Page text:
Dec 28, 2005

Overrated films part 3.

Now to tackle the biggest overrated film of all time, "Titianic". Yes the sensationalized film depicting a love story with one of the most horrific tragedies of all time in the background is quite possibly the most overrated film ever.

I remember coming out of the theatre after I saw it and thinking it was okay. I didn't hate it, but I wasn't really moved by it. I'll get into why later.

Shortly after I saw it the buzz for the film took off at a supersonic pace. News agencies were reporting that people, mostly teenage girls, were watching this film multiple times in the theatres. Some were going into the double digits. Oscar hype came abound and critics were all hailing it as a glorious masterpiece of cinema. Television channels like The History Channel and Discovery were showing all sort of programming dedicated to the real event. I remember watching the television thinking "did they see a different movie than I?"

After "Titanic" tied "Ben-Hur" for the most Oscars the inevitable backlash arose. It suddenly became cool to hate the Leo Dicaprio vehicle. Websites were created only to dedicate themselves to hating the movie. Critics who hadn't voiced their opinion on the film yet seemed obligated to finally point out it's flaws and question the idea of it's greatness. I do believe that most people hate(d) this movie maybe just to feel cool; however they do have a point. The public started to stop and think if it really deserved the title of Best Picture above superior films such as "LA Confidential" and "Goodwill Hunting."

Again I never hated the movie. It wasn't that bad, but there are many problems with it. The dialogue was my main problem as is in most bad movies. I never thought that people in that era ever spoke that way, nor do I believe that when sitting atop a sinking ship with people dying all around her Rose would ever break out the line, "Jack. This is where we first met." The dialogue was that banal and it got even worse in other parts. Listen to Bill Paxton's lines at the end of the film and you'll see. The script was so bad that no one really could pull a decent performance out of it. That's saying a lot considering it had a normally reliable cast.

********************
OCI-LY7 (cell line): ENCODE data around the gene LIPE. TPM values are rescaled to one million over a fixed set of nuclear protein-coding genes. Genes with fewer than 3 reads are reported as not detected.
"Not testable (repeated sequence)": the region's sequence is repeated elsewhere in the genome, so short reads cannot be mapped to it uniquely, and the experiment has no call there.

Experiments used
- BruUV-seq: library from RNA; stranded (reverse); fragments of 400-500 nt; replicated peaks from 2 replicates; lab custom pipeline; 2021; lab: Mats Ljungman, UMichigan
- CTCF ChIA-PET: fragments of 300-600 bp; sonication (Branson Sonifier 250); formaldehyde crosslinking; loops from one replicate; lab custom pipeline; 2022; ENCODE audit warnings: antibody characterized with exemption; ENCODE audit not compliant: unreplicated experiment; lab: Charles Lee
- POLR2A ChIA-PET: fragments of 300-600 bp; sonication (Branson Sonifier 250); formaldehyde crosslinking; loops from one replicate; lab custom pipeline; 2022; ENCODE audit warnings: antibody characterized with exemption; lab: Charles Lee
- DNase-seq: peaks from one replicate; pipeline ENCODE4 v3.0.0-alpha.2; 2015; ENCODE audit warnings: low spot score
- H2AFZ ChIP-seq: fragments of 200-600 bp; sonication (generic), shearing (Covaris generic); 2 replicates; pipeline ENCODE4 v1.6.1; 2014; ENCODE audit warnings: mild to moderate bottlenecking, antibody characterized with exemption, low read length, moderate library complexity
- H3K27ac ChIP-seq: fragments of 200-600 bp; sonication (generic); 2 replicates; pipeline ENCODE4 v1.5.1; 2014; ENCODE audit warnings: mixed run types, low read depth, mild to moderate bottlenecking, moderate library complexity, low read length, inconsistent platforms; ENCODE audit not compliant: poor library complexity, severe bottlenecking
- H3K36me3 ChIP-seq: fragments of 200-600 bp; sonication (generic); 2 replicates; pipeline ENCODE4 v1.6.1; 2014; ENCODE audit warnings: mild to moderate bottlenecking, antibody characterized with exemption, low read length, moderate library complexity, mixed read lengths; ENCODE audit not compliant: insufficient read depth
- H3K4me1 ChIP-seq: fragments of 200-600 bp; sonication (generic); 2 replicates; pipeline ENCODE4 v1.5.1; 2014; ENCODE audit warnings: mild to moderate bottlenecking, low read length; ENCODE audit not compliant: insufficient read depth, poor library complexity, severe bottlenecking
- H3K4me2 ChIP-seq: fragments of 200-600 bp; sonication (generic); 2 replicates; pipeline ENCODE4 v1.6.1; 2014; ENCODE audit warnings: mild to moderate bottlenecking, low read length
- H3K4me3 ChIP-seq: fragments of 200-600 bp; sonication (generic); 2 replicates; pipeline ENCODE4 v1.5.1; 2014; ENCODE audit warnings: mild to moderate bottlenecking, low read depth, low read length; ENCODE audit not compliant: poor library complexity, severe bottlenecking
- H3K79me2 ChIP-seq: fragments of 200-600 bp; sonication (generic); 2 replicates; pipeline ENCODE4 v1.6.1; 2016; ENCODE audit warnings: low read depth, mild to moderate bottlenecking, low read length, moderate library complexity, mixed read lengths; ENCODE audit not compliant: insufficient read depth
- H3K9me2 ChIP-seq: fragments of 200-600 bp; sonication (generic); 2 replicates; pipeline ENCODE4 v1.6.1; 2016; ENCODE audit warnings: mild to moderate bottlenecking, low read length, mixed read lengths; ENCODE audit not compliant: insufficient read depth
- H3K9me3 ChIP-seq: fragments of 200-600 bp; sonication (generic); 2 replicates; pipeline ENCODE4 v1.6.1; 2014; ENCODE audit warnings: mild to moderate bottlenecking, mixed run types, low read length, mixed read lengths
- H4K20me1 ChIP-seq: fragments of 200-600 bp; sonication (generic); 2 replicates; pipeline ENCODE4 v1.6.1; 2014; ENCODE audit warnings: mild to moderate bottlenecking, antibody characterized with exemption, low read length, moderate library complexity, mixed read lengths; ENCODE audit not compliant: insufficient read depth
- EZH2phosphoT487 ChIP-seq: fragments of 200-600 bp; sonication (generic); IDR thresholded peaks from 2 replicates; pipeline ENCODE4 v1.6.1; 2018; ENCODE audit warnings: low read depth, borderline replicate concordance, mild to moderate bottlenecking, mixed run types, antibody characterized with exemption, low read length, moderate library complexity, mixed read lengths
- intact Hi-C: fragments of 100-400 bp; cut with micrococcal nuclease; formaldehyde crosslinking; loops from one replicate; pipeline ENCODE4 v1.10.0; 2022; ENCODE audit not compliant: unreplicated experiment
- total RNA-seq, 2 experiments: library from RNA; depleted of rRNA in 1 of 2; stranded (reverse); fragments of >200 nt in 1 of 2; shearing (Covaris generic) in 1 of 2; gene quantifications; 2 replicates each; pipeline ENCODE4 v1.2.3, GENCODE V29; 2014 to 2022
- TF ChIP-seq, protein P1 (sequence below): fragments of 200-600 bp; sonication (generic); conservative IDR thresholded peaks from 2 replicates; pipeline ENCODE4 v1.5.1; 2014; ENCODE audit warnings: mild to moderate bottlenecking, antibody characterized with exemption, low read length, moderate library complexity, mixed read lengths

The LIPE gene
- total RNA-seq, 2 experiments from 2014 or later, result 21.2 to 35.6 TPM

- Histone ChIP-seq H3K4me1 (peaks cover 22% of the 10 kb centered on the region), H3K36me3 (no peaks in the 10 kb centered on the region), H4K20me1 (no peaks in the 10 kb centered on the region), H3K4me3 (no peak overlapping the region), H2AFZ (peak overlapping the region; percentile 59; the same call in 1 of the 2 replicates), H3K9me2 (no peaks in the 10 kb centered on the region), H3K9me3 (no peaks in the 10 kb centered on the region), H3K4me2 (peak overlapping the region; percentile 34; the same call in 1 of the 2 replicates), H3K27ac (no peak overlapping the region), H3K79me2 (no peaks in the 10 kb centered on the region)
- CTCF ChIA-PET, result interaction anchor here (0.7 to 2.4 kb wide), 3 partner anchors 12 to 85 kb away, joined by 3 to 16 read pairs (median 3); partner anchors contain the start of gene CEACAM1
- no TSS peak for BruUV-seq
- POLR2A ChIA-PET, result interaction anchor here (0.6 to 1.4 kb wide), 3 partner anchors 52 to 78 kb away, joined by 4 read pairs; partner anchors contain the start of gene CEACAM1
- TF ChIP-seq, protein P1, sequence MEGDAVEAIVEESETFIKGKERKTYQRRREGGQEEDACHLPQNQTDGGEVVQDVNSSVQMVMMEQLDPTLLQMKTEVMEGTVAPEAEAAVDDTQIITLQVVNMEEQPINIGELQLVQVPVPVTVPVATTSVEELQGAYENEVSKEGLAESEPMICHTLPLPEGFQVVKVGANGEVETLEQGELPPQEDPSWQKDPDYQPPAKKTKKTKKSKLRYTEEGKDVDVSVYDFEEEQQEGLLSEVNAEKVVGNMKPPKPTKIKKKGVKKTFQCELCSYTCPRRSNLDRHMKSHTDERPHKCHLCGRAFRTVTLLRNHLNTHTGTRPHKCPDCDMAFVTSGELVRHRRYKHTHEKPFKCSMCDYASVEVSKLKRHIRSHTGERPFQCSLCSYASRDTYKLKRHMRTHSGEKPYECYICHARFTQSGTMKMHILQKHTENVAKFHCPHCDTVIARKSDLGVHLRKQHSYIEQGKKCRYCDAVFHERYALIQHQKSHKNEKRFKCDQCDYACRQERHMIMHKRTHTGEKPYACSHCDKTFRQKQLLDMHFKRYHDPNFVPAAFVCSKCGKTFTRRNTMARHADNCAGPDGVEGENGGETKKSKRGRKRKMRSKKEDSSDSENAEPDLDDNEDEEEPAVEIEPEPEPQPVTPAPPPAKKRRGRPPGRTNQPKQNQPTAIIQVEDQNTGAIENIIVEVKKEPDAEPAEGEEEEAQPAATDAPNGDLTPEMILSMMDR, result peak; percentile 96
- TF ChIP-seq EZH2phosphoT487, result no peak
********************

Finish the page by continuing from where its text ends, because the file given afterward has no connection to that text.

The 'king of the world' sequence makes me cringe just thinking about it. It really has to be one of the cheesiest scenes ever filmed. Do you know anyone who would act that way? No? That's what I thought.

Just the idea of the hubris behind the tragedy that became such an after thought to the love story really cheapened the who experience for me, plus a lot of the deaths were so sensationalized it made me sad. Really it made me kind of depressed that this was supposed to be some kind of tribute to the lives lost on that horrible night. Maybe it was because we were so disconnected with the tragedy that most audiences didn't view it that way. Ask yourself if they did the same kind of story only set in 9-11 would you accept it as a tribute? Would you not be offended?

And yes the end bothered me. I won't give it away although for those of you who have seen it you probably know what I'm talking about.

There were some good aspects to the film though. The cinemetography was excellent and the costumes and set design were top notch. The special effects were amazing and above all Kate Winslet got naked. God bless her for doing so for she looked great. Hell I'd sit through it again for that scene alone.

One of the great things about the hype of "Titanic" and the after birth of it's backlash is that critics and the public went into "Pearl Harbor" with a more skeptical mind. Maybe they just didn't want to be fooled again into thinking another bad film was great.

The song you all know and love:

"Oh, and one last comment; screw 'Titanic!'" - Kevin Williamson

Titanic in 30 seconds, re-enacted by bunnies.

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